PWM: Eating Behaviors of Children (2006)


Alaimo K, Olson CM, Frongillo EA Jr.  Low family income and food insufficiency in relation to overweight in US children.  Arch Pediatr Adolesc Med 2001; 155:1161-1167.

Worksheet created prior to Spring 2004 using earlier ADA research analysis template.
PubMed ID: 11576013
Study Design:
Cross-Sectional Study
D - Click here for explanation of classification scheme.
Quality Rating:
Positive POSITIVE: See Quality Criteria Checklist below.
Research Purpose:

Examine the following questions:

  1. Does an increased prevalence of food insufficiency and overweight coexist in the population of US children living in families with low income?
  2. Is food insufficiency independently associated with overweight, controlling for known confounders?
Inclusion Criteria:

Data from the Third National Health and Nutrition Examination Survey. Responses were included if

  • respondent answered "yes" to question asking whether their family sometimes or often did not get enough food to eat
Exclusion Criteria:
  • children whose race was listed as "other"
  • pregnant teenage girls
  • girls who had previously given birth
Description of Study Protocol:

Defining Food Insufficiency

The authors distinguish between different levels of hunger, "food insecurity" and "food insufficiency". Although the categories are not entirely clear (multiple definitions are used in the literature), the authors distinguish among three general levels of hunger:

  1. food insecurity: if members are habitually concerned about their food situation or if an adult in the family occasionally goes without food (eg, skips meals)
  2. food insufficiency (similar to "moderately hungry): roughly, an adult in the family goes without food or a child is cutting the size of his or her meals or "not eating enough"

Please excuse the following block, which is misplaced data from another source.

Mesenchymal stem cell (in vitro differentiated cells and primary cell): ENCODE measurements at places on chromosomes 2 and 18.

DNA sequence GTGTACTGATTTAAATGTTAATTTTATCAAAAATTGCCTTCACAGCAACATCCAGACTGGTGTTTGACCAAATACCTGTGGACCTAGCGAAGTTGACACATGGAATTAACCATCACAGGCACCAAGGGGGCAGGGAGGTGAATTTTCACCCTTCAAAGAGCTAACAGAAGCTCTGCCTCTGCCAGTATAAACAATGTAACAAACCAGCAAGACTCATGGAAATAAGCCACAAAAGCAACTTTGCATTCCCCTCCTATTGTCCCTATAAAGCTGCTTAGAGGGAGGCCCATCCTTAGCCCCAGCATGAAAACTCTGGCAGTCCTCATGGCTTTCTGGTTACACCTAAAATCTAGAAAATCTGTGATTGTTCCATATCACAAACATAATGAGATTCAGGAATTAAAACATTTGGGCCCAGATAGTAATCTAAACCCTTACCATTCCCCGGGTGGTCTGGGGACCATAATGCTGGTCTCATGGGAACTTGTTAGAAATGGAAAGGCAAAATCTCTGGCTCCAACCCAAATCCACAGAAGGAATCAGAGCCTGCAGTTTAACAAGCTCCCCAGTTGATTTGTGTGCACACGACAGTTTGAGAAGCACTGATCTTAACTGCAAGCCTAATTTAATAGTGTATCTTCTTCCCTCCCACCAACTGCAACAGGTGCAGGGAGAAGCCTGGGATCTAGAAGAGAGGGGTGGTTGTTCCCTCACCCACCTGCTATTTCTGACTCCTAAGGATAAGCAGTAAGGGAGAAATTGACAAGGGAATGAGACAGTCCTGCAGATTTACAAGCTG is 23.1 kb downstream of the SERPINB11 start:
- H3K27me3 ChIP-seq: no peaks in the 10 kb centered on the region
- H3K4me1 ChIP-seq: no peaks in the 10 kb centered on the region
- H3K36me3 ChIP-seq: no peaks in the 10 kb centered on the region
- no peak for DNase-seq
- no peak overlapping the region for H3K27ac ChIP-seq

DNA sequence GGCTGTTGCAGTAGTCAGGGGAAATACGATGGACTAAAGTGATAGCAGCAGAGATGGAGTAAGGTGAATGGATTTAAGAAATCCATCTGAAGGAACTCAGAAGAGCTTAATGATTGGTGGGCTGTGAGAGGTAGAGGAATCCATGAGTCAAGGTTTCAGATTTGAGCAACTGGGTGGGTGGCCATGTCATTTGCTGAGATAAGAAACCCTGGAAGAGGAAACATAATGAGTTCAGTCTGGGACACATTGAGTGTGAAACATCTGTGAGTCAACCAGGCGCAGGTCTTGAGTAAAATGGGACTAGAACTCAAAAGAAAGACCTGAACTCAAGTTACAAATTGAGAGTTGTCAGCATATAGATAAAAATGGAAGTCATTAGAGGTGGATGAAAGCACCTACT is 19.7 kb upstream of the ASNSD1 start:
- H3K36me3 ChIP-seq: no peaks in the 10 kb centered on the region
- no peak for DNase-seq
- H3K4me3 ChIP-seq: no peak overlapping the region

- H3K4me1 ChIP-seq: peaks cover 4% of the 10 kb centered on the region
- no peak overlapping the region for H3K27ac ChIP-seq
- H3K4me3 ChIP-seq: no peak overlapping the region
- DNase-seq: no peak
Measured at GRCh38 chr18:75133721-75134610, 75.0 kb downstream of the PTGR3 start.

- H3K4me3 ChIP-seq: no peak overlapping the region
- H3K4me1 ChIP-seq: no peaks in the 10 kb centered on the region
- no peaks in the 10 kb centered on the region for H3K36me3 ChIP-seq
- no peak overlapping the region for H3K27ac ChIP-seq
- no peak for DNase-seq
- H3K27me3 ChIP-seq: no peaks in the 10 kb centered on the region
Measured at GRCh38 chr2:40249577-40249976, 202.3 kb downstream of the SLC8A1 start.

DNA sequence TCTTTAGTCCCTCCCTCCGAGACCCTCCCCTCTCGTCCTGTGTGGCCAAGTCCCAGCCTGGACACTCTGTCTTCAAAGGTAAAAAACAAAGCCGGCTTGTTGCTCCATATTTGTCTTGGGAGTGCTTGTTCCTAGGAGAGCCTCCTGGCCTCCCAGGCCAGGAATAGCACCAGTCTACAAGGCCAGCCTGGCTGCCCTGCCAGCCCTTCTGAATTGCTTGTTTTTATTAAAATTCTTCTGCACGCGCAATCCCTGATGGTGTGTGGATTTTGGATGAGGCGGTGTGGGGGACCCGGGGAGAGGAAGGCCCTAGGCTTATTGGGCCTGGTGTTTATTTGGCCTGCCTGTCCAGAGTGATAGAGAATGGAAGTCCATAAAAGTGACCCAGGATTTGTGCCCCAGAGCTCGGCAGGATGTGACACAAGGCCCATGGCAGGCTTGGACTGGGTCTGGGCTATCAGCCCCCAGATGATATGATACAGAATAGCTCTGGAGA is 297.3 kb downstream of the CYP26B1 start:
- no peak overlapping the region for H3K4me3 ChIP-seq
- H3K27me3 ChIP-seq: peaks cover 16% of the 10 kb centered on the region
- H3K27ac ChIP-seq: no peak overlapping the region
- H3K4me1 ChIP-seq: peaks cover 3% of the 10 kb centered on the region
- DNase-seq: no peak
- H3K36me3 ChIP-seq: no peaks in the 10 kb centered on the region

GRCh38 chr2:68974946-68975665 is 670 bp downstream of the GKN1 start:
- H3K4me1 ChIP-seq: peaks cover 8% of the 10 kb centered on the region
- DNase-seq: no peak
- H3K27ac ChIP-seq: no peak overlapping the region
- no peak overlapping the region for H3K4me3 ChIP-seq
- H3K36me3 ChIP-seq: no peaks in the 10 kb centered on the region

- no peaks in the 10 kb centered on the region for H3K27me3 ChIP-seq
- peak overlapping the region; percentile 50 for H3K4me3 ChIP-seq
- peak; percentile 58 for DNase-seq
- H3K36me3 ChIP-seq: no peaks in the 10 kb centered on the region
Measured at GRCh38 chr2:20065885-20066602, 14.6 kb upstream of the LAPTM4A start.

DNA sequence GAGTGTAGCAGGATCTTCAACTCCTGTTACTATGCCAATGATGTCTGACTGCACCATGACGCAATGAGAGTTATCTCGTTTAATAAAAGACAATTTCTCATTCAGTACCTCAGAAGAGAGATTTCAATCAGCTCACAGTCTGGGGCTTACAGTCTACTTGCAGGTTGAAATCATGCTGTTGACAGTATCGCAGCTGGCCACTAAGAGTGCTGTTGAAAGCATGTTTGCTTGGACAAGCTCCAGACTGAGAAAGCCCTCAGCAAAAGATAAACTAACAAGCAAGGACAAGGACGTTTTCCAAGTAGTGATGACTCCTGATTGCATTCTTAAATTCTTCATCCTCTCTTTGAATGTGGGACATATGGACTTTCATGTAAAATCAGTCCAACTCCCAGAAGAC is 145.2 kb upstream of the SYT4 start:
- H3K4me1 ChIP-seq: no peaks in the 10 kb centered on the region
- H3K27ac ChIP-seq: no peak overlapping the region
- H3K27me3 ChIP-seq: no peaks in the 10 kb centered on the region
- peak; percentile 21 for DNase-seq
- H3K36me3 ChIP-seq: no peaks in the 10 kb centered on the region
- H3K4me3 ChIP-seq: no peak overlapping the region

3. severe hunger: an adult in the family goes without food for a whole day or a child in the family ever goes without food (skips meals)

The authors focus on food insufficiency and this is operationalized in terms of a response to a question in the NHANES III: "sometimes" or "often" answer to question of whether the family did not get enough food to eat.

Statistical analyses:

Weighted sample to take into account over sampling; separate analyses by ethnic group; multivariate logistic regression.

The poverty/income ratio variable was entered as a continuous variable.

Data Collection Summary:


BMI (measured height, weight):  ‘risk of overweight’ = BMI > 85th percentile


  • Food insufficiency (based on if responded to single question:  “sometimes” or “often” did not get enough food to eat)

Confounding Figure 1 shows list of control variables, including income (get this figure)

Ethnicity and age (due to separate analyses)

Description of Actual Data Sample:

N (age):

  • 5200 males and females; 2-7 years
  • 3996 males and females; 8-16 years

Ethnicity: White, black  (all non-Hispanic) & Mexican American

SES: Mixed SES

Location: US

Summary of Results:

Are food insufficiency, overweight, and low income related?

The authors report that these three characteristics tend to "coexist" only among older (8-16 year-old) non-Hispanic white children.

In other words, only among slightly older white children is overweight associated with low-income and food insufficiency.

Is food insufficiency associated with overweight when confounding variables are taken into account?

No differences in overweight by food insufficiency status after adjusting for confounding variables, except:

  • 2-7 year old food-insufficient girls were 1.6 times less likely to be overweight